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Odd... I find that when I come back to the violin after 3 days or so break, it takes an hour to warm up, but then I find myself having overcome problems that I couldn't hack at all the few days before the break. This is why when I have a performance, I practise like crazy for months then have a week break from the piece, picking it up again a week before the performance. This also stops the music sounding dry - just notes in a row.

Maybe people just function differently - a psychological thing perhaps? I heard Heifetz said if he misses a day's practise, his wife notices, two days and the critics notice, three days and everyone notices. On the other hand Kreisler or Milstein could leave the violin alone for a summer and still play like Gods afterwards. It obviously has nothing to do with talent!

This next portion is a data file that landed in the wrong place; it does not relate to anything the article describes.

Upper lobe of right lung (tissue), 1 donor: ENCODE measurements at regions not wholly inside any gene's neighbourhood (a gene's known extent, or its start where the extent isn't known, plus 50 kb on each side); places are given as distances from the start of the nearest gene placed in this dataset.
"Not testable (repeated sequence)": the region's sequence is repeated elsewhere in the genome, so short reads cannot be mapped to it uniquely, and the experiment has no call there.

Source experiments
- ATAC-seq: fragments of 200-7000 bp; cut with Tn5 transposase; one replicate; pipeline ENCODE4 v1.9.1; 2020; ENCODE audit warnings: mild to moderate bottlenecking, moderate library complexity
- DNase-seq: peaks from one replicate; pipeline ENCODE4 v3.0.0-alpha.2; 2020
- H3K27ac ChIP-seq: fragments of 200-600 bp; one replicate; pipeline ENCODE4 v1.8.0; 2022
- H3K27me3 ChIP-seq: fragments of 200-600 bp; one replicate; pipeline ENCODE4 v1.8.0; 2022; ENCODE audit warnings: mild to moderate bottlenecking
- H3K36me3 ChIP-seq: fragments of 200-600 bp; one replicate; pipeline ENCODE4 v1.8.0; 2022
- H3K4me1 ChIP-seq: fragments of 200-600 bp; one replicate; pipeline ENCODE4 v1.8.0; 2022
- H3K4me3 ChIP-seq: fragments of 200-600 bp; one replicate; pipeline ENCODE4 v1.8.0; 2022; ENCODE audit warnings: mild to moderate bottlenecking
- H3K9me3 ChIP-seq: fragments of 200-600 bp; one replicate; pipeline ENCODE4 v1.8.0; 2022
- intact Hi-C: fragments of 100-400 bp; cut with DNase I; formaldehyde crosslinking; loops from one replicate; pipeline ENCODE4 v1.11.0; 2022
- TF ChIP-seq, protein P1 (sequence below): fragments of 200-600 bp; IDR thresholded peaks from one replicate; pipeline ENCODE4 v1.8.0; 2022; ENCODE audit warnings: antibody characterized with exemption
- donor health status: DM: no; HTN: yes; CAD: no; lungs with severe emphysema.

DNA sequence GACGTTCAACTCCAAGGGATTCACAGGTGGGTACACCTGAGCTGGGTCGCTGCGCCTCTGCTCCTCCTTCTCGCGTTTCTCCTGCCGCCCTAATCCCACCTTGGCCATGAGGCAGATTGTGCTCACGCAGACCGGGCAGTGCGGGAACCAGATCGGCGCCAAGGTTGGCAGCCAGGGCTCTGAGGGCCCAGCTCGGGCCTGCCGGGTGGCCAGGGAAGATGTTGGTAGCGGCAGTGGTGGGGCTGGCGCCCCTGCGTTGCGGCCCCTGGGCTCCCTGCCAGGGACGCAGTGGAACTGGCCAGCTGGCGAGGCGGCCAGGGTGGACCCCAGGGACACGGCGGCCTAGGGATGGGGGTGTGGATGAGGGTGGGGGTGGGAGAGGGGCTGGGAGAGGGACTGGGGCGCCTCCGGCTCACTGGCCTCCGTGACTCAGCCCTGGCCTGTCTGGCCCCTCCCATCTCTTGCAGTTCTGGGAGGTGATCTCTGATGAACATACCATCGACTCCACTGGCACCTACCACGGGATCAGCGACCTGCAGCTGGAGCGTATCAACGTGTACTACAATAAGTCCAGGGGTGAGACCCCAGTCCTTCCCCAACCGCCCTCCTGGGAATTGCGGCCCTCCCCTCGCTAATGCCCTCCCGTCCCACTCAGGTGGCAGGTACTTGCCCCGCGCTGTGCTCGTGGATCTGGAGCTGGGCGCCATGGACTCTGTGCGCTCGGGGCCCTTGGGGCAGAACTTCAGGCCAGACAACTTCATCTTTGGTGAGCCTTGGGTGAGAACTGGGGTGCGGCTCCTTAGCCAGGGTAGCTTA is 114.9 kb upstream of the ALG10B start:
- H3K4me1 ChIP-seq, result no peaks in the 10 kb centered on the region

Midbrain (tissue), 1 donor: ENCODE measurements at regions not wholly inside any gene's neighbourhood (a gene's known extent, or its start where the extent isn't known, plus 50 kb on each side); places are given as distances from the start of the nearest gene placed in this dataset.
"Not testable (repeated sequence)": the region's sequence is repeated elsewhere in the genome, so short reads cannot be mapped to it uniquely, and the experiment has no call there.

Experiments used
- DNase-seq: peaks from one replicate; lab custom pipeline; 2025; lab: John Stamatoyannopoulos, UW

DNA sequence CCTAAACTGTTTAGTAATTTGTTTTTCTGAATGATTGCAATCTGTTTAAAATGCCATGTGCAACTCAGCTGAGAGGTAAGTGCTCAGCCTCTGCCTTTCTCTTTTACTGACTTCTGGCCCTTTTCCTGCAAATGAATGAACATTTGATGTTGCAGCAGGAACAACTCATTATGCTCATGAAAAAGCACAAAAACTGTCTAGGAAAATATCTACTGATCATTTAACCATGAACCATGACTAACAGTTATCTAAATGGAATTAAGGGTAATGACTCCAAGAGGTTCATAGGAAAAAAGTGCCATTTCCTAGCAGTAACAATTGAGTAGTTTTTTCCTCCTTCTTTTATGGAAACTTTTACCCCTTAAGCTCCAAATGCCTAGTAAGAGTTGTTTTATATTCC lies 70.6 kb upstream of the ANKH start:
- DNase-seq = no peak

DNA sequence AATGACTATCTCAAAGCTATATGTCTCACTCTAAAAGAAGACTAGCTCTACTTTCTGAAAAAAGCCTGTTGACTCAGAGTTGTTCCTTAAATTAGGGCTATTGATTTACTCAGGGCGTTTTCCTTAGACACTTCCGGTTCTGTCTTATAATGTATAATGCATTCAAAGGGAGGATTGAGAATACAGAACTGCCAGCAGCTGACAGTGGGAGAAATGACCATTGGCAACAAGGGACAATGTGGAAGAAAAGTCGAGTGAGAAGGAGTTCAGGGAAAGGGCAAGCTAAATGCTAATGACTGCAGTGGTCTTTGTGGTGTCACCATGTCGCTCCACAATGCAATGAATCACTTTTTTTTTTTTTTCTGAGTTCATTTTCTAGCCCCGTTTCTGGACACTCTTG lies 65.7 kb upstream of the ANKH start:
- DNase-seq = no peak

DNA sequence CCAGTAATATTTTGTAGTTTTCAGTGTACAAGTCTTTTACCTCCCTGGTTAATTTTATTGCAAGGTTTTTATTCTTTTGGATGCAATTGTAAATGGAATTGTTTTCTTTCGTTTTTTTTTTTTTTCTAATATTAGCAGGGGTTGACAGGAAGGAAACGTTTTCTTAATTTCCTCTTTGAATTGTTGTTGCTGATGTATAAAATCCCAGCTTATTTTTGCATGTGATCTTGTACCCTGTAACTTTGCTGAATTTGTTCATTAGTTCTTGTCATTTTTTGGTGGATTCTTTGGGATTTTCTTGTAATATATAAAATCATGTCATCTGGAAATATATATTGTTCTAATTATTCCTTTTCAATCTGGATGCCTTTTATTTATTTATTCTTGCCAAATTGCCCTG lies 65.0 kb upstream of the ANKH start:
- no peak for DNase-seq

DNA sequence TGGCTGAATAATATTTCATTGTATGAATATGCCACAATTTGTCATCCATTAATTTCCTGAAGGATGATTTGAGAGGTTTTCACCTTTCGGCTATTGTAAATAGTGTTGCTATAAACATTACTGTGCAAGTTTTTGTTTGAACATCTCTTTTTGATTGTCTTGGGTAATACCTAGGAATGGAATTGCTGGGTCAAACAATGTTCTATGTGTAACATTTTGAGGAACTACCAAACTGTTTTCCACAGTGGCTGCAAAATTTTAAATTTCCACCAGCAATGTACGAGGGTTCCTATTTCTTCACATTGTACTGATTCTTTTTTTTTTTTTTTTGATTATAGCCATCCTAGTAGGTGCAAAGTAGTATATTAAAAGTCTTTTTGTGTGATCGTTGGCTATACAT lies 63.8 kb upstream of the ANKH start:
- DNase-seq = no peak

Carlo.

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Thanks Carlo.

I know what you mean about a break sometimes helping, a passage can be overdone certainly. I'm just going to take a deep breath and go for it. I'm sure that no-one will know I'm 'off colour', I've enlisted two of my students to play (in the pro band) they'll know

I can imagine it now....the audience are cool, so's the conductor but the T_D 'disciples' will be pulling faces and ready to take the mickey after the concert!!!

'It obviously has nothing to do with talent!' thank god, or I'd really be up the creek........

T_D , scared but still alive

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Dear all,